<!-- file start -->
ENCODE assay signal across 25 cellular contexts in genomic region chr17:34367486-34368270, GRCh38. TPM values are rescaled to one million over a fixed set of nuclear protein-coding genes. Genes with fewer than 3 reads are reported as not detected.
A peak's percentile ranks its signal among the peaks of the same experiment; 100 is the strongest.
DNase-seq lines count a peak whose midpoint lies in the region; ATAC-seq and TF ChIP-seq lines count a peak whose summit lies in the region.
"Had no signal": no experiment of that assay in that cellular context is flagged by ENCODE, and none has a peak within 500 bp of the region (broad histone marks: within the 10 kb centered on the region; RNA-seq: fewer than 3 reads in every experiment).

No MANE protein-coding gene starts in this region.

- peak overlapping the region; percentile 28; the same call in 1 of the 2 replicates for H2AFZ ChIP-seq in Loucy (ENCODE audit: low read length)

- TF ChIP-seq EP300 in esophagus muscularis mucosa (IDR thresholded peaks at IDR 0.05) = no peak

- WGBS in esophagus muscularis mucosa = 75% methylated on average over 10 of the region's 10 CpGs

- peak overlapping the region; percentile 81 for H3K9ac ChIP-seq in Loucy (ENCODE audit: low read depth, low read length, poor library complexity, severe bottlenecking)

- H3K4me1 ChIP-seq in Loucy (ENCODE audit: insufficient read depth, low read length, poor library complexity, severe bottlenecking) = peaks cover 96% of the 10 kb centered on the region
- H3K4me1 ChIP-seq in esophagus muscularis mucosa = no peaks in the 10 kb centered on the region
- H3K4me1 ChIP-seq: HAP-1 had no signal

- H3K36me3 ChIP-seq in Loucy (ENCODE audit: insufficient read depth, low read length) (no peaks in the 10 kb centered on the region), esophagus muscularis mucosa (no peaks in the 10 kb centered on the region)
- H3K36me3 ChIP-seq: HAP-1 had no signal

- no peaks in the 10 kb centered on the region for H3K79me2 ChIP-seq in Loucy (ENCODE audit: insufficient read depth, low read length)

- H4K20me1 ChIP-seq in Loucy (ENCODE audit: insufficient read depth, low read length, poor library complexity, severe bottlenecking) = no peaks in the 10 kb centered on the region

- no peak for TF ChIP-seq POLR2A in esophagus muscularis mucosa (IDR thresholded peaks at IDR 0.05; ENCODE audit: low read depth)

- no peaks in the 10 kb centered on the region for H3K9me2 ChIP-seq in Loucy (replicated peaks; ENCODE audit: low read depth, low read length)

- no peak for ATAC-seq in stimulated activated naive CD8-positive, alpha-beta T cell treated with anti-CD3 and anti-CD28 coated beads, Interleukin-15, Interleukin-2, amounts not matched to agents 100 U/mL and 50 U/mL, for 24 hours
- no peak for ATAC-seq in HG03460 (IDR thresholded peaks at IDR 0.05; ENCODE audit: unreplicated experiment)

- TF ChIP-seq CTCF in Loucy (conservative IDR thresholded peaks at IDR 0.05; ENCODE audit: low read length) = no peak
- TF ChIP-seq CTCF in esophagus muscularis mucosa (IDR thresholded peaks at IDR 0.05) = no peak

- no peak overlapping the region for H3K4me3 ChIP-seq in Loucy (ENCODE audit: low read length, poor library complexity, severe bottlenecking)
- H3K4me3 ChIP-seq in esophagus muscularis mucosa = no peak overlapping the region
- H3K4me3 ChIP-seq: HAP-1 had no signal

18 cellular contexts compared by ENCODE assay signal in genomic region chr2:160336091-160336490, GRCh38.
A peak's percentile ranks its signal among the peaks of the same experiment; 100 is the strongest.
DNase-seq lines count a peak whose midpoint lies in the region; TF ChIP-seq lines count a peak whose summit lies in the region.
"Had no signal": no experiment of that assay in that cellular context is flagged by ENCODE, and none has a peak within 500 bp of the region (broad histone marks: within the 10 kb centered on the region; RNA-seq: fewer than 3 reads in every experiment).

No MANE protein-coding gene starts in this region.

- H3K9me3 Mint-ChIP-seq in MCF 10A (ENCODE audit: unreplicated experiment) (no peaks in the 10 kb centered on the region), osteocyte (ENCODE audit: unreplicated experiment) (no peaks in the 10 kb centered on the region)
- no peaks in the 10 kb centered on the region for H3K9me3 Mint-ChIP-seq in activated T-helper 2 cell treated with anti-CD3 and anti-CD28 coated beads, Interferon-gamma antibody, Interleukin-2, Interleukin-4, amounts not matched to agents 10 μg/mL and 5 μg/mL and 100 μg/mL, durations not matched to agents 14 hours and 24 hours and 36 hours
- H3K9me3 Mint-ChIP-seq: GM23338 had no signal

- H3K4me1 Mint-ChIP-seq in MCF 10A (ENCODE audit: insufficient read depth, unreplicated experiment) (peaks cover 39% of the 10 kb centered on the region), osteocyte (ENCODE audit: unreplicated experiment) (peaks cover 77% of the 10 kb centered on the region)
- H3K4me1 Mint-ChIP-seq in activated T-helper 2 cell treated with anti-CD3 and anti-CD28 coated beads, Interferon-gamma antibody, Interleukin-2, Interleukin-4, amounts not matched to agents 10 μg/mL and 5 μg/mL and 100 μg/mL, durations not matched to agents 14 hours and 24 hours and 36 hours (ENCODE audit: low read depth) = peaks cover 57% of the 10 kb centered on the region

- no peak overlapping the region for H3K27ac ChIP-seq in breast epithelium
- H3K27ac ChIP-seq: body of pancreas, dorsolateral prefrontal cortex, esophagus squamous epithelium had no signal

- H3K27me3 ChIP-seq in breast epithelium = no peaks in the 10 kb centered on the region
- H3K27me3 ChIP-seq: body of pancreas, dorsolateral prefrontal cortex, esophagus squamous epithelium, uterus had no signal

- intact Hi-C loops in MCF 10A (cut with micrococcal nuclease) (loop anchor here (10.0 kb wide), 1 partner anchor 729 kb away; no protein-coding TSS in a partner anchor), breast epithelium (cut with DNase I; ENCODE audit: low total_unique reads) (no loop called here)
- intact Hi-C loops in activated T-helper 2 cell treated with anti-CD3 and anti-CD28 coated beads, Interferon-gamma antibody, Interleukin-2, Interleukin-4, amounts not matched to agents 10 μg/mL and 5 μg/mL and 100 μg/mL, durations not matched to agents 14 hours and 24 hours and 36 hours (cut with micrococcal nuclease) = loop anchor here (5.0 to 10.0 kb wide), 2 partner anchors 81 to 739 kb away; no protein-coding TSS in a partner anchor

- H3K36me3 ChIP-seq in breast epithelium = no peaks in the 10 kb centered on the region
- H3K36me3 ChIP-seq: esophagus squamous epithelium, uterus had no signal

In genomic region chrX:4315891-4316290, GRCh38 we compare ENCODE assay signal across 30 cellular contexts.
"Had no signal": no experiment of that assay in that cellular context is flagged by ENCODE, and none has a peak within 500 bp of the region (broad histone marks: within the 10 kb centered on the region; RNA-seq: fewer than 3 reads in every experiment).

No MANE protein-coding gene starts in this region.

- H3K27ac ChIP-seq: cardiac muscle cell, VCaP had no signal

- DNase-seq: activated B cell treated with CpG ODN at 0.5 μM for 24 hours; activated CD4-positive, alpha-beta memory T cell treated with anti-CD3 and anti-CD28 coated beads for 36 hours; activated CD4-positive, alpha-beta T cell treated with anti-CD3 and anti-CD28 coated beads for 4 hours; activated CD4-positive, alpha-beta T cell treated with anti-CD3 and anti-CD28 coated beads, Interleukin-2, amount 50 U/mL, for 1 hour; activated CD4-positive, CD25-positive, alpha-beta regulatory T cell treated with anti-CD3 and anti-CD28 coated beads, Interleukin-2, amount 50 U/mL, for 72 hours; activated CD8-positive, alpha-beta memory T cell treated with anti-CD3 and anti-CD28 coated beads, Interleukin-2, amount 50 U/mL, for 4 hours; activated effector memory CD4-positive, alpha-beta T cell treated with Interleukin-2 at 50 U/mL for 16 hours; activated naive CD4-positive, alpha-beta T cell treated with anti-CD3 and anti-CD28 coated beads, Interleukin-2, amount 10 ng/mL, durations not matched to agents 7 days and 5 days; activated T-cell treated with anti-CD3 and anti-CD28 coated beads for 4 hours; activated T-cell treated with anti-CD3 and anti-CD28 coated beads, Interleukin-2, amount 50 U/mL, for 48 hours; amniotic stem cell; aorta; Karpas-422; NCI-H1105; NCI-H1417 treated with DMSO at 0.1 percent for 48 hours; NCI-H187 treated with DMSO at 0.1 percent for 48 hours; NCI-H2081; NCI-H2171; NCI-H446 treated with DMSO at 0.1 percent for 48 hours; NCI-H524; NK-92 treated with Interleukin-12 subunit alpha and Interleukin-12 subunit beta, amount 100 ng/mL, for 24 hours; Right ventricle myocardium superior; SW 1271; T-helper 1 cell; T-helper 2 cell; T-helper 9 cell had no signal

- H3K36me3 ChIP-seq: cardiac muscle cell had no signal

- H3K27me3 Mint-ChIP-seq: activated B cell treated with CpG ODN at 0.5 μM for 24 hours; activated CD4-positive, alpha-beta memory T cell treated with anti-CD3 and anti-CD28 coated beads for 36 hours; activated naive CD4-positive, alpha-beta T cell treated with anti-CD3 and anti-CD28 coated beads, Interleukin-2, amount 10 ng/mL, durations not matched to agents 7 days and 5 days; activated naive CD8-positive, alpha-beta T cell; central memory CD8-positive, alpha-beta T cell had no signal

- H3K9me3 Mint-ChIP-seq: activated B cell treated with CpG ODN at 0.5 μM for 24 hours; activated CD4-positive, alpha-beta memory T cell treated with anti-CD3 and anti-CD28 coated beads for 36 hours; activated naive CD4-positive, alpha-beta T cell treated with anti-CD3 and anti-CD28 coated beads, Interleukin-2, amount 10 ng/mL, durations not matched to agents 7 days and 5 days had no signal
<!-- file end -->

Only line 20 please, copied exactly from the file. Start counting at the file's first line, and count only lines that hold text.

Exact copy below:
- no peak for ATAC-seq in HG03460 (IDR thresholded peaks at IDR 0.05; ENCODE audit: unreplicated experiment)